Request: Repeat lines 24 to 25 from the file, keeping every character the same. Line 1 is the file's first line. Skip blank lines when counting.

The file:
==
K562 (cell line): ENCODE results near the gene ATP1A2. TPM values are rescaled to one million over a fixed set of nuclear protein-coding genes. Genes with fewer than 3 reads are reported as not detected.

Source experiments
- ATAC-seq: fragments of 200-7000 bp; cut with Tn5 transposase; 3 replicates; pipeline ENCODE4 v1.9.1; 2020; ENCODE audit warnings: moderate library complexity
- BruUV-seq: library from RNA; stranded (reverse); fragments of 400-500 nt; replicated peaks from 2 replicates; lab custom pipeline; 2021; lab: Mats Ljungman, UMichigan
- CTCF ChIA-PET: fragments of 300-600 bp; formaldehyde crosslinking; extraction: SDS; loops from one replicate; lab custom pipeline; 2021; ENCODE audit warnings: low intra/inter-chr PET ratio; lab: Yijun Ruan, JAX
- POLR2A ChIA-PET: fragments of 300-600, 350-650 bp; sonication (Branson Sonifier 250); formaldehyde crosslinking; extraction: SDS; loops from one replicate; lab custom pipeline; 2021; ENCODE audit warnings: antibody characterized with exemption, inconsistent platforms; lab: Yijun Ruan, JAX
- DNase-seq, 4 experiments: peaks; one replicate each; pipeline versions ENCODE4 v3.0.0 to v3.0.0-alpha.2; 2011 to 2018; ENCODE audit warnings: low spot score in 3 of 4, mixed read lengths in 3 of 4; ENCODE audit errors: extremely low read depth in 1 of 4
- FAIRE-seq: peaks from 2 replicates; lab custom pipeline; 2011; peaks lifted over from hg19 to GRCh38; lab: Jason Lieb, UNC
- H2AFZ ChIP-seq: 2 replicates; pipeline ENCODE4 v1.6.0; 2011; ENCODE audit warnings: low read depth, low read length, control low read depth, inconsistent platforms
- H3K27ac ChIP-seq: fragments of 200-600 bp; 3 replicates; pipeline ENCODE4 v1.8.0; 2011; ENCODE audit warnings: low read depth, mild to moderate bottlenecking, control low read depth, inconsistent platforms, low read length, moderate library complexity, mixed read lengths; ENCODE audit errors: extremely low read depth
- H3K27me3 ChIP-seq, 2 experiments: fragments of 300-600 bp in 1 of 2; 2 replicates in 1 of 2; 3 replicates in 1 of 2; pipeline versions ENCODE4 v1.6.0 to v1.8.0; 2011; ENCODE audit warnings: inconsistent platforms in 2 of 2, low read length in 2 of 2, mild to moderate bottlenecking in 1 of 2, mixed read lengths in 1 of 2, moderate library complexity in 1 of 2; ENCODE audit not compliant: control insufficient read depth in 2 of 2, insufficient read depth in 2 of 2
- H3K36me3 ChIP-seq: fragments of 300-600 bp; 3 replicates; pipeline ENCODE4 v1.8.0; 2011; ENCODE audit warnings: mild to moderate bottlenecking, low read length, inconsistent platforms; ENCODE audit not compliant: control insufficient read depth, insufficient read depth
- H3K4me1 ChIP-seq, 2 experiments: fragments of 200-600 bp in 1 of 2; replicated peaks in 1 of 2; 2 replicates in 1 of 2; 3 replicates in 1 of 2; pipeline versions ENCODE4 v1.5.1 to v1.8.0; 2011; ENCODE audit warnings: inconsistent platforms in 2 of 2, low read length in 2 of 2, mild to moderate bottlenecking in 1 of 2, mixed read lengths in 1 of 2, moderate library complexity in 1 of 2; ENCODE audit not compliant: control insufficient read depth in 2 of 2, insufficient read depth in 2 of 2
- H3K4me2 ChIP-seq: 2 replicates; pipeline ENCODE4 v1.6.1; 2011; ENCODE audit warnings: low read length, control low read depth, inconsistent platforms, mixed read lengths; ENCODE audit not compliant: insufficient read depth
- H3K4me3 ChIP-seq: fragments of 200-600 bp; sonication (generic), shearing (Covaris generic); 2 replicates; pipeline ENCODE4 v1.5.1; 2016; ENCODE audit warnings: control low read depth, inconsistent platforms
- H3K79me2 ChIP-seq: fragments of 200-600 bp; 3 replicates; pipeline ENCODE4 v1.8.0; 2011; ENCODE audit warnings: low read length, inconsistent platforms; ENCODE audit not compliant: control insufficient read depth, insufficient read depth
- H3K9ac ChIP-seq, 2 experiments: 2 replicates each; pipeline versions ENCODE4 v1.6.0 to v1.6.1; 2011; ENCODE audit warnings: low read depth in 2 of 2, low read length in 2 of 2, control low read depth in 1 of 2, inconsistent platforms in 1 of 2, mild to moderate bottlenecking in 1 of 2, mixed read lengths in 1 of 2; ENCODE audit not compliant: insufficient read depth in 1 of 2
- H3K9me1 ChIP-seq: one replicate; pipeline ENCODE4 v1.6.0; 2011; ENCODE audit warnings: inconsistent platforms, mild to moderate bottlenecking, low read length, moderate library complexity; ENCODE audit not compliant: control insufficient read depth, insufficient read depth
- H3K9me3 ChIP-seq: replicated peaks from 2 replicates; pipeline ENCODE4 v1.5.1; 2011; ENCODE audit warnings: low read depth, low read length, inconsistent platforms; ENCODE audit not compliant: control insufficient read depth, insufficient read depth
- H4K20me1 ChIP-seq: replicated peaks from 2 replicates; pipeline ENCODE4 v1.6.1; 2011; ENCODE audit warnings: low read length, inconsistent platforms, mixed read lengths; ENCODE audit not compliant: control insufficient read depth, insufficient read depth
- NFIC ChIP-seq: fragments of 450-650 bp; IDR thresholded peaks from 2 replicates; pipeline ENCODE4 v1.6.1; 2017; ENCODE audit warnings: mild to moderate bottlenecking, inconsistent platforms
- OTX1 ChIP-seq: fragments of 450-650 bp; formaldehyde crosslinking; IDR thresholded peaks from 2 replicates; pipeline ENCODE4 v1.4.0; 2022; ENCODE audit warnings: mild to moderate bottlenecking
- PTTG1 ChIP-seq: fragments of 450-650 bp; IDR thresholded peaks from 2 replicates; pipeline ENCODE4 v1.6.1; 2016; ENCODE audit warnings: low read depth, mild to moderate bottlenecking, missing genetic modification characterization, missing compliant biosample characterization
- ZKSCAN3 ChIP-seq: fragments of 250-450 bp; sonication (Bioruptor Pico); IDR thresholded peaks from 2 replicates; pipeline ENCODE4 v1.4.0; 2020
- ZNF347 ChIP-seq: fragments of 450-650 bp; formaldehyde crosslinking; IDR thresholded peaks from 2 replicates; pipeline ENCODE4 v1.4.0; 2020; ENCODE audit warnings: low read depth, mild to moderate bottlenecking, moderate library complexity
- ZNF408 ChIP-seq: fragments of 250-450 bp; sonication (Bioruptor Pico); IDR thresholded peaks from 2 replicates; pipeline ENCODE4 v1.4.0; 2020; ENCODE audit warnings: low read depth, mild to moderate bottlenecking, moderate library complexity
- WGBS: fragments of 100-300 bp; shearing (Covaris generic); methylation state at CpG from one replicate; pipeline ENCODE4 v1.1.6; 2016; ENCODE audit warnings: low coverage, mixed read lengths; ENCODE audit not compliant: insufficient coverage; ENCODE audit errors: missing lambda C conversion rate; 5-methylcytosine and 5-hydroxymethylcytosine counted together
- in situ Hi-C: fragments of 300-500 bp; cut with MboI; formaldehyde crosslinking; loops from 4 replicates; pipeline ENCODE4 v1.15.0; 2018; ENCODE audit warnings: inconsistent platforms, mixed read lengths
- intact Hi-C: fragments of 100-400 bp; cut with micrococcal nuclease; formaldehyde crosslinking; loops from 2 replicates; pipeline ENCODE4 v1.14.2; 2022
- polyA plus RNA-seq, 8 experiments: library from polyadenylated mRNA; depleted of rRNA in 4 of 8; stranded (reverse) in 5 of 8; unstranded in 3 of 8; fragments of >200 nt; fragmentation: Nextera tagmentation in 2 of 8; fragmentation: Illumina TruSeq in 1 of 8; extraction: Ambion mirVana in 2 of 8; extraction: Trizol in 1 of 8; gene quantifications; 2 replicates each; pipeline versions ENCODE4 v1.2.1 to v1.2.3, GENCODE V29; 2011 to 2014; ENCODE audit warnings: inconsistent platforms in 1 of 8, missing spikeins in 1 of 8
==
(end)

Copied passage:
- ZKSCAN3 ChIP-seq: fragments of 250-450 bp; sonication (Bioruptor Pico); IDR thresholded peaks from 2 replicates; pipeline ENCODE4 v1.4.0; 2020
- ZNF347 ChIP-seq: fragments of 450-650 bp; formaldehyde crosslinking; IDR thresholded peaks from 2 replicates; pipeline ENCODE4 v1.4.0; 2020; ENCODE audit warnings: low read depth, mild to moderate bottlenecking, moderate library complexity